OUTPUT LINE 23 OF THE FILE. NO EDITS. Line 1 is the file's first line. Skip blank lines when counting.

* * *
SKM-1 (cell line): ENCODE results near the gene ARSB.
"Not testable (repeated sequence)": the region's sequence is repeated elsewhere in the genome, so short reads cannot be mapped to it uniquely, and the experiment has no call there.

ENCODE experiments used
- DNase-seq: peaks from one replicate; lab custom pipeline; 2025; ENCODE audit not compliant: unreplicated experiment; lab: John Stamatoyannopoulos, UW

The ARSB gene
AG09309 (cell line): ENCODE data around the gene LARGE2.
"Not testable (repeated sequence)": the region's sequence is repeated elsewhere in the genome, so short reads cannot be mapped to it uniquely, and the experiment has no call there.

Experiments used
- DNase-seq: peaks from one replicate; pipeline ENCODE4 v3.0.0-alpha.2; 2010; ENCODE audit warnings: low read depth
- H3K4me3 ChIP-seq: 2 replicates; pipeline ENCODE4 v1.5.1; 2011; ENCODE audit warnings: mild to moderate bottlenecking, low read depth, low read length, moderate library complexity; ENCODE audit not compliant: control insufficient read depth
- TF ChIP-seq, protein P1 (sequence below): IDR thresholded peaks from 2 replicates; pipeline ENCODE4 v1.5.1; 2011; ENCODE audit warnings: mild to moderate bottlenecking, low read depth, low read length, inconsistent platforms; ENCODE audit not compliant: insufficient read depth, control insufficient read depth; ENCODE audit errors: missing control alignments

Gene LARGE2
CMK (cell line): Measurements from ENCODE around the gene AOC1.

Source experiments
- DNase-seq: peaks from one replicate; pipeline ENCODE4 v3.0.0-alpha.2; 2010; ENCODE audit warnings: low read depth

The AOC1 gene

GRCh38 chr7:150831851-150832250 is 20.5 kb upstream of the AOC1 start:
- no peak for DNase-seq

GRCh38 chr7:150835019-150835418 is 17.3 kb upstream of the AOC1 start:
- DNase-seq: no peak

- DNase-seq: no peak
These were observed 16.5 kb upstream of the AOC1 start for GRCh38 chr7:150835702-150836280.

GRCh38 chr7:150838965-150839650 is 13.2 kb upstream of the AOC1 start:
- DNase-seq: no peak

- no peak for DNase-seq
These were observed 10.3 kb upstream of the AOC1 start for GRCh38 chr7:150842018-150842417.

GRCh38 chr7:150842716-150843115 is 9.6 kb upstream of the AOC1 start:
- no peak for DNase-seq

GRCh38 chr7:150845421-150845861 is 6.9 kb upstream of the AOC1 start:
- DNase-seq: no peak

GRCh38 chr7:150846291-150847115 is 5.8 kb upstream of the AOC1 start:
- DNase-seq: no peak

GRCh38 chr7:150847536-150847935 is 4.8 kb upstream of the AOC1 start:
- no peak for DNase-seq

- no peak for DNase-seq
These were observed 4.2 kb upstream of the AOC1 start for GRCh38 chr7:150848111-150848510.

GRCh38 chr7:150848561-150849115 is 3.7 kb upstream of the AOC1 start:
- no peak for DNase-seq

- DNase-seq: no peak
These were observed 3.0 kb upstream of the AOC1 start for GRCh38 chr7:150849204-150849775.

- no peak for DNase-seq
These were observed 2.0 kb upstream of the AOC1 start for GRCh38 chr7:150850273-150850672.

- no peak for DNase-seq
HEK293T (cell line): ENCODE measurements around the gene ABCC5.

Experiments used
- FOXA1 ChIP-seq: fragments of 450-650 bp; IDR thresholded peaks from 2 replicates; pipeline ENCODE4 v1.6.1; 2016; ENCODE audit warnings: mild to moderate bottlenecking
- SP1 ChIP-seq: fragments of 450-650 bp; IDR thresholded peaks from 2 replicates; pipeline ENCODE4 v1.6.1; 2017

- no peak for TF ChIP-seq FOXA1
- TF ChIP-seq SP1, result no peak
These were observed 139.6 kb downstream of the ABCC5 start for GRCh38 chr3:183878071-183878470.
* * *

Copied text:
GRCh38 chr7:150838965-150839650 is 13.2 kb upstream of the AOC1 start: